September 11, 2021, will mark the 20th anniversary of the terrorist attacks on America. President Joe Biden plans to withdraw all U.S. troops from Afghanistan that day. The departure risks democracy, women’s rights, and governance improvements in Afghanistan. It also ensures that the Taliban, the same group that gave al-Qaida a safe haven, remains in control of large swaths of the country.
In a February 2020 agreement with President Donald Trump’s administration, the Taliban agreed to halt attacks and hold peace talks with the Afghan government. But Taliban leaders agreed to do so in exchange for a U.S. commitment to a complete withdrawal by May 1, 2021.
President Biden’s decision keeps U.S. troops in Afghanistan four months longer. However, it does set a firm end to two decades of war. The conflict largely crippled al-Qaida and led to the death of Osama bin Laden, the architect of the September 11 attacks. It also killed more than 2,200 U.S. troops, wounded 20,000, and cost as much as $1 trillion.
U.S. officials had argued against the May 1 deadline. They said the U.S. troop withdrawal should be based on security conditions in Afghanistan—including Taliban attacks and violence—not a certain date.
President Biden disagreed. Though he extended the date beyond that which the former president had set, he decided that a deadline had to be absolute, rather than based on conditions on the ground. “We’re committing today to going to zero” U.S. forces by September 11, and possibly before, he says.
The U.S. forces remaining in Afghanistan after May 1 will be those needed to protect diplomats there.
The decision to stay past the Trump deadline risks payback by the Taliban on U.S. and Afghan forces. Taliban spokesman Zabihullah Mujahed says the Islamist religious militia is waiting for a formal announcement to issue its reaction. The Taliban previously warned the United States of “consequences” if it missed the May 1 deadline.
An intelligence community report issued Tuesday says prospects for a peace deal in Afghanistan are “low.” It warned that “the Taliban is likely to make gains on the battlefield.” If the coalition withdraws support, the report says, the Afghan government will struggle to control the Taliban.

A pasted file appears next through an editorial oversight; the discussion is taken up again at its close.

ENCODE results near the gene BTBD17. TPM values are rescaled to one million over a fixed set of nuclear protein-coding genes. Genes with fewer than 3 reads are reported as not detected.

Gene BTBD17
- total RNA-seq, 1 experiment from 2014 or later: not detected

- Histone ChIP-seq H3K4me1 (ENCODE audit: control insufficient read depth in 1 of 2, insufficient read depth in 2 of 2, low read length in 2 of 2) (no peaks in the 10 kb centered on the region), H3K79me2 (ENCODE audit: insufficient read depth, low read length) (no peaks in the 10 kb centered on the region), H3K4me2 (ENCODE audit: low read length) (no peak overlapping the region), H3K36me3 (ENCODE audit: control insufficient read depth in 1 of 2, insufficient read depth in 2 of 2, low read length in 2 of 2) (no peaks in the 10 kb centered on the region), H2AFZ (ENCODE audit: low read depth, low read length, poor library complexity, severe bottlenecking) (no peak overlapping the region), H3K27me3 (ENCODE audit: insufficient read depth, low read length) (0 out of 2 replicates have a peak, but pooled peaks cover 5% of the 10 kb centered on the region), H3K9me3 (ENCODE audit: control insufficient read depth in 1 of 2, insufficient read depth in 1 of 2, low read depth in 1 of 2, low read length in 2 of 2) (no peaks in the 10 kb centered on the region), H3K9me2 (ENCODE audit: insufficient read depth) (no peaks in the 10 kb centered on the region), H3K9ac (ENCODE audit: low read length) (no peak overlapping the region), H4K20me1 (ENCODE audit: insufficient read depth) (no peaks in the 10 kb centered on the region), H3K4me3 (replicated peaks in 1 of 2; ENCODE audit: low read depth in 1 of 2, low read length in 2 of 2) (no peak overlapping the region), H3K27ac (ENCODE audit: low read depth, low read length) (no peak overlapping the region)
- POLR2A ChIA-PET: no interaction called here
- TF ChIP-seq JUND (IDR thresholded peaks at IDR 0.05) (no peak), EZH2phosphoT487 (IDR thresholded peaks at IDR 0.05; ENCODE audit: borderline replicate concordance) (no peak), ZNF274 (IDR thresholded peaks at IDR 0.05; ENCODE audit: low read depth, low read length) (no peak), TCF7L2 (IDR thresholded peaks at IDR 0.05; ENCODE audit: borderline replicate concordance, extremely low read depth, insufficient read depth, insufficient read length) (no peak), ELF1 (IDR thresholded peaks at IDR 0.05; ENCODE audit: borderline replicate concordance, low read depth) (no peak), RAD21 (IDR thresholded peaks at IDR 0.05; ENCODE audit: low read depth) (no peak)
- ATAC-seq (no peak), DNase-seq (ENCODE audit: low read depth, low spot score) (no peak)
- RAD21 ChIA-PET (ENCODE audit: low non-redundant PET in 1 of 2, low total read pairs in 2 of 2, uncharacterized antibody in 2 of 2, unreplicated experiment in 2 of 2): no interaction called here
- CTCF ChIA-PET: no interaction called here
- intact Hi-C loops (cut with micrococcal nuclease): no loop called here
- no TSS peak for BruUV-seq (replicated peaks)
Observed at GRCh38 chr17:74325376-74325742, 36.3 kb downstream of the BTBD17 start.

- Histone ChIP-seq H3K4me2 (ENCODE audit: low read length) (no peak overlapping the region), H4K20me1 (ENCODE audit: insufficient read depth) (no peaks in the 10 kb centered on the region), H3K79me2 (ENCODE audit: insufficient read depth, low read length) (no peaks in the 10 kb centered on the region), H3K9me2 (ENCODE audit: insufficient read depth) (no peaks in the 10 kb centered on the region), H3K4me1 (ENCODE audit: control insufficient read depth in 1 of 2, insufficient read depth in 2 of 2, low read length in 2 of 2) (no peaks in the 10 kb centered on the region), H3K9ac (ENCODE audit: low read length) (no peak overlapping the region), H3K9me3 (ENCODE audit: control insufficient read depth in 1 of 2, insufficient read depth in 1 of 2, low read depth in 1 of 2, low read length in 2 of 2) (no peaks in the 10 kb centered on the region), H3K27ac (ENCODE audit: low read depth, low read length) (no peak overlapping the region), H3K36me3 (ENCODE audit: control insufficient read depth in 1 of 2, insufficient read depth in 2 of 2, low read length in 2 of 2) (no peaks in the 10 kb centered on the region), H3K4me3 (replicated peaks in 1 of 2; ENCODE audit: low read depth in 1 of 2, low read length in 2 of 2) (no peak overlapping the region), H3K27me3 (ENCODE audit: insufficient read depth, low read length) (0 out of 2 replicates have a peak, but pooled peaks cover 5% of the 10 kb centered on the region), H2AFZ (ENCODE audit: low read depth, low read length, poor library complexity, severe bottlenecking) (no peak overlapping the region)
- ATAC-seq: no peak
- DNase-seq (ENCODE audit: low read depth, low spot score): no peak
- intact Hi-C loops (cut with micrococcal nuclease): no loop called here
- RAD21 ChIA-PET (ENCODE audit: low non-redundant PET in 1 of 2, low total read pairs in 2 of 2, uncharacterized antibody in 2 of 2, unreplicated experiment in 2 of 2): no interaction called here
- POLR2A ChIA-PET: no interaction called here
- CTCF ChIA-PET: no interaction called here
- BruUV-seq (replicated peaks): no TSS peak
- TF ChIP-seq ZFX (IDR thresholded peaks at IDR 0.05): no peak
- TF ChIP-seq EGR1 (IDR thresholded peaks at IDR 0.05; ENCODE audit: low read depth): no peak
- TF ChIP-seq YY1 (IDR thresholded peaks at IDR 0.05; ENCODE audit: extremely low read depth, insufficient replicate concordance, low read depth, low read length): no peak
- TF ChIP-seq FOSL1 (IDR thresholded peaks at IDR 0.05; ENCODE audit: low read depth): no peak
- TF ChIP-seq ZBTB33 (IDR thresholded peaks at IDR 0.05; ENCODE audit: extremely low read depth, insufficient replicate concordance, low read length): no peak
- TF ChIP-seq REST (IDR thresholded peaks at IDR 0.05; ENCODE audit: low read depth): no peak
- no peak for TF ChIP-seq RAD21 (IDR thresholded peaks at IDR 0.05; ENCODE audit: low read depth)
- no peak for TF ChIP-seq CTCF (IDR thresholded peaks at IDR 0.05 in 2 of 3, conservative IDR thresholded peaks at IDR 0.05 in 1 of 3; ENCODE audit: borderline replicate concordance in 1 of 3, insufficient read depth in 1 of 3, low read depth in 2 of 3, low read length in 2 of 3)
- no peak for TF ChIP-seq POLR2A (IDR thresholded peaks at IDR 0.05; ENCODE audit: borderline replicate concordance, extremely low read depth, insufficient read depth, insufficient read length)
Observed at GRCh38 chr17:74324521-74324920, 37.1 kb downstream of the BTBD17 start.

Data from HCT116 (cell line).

Congressional reaction to the new deadline in the so-called “endless war” is mixed.
Senator Jim Inhofe, the ranking Republican on the Senate Armed Services Committee, slams it as a “reckless and dangerous decision.”
Democratic Senator Tim Kaine says troops should come home, and the U.S. must refocus American national security on more pressing challenges.
Senator Jeanne Shaheen, also a Democrat, tweeted that the United States “has sacrificed too much to bring stability to Afghanistan to leave w/o verifiable assurances of a secure future.”
Over the past year, U.S. military commanders have noted that attacks on U.S. troops have largely paused—but that Taliban attacks on Afghans increased. Commanders have argued that the Taliban have failed to meet the conditions of the peace agreement by continuing attacks on the Afghans and failing to totally cut ties with al-Qaida and other extremist groups.
When President Biden entered the White House in January, he was aware of the deadline. He had time to meet it had he chosen to do so. But in recent weeks, it became clear he was leaning toward missing it.
“It’s going to be hard to meet the May 1 deadline,” Biden said in March. “Just in terms of tactical reasons, it’s hard to get those troops out.” He added, “And if we leave, we’re going to do so in a safe and orderly way.”
(President Joe Biden speaks during a ceremony to honor slain U.S. Capitol Police officer William “Billy” Evans as he lies in honor at the Capitol in Washington, D.C., on Tuesday, April 13, 2021. AP/J. Scott Applewhite)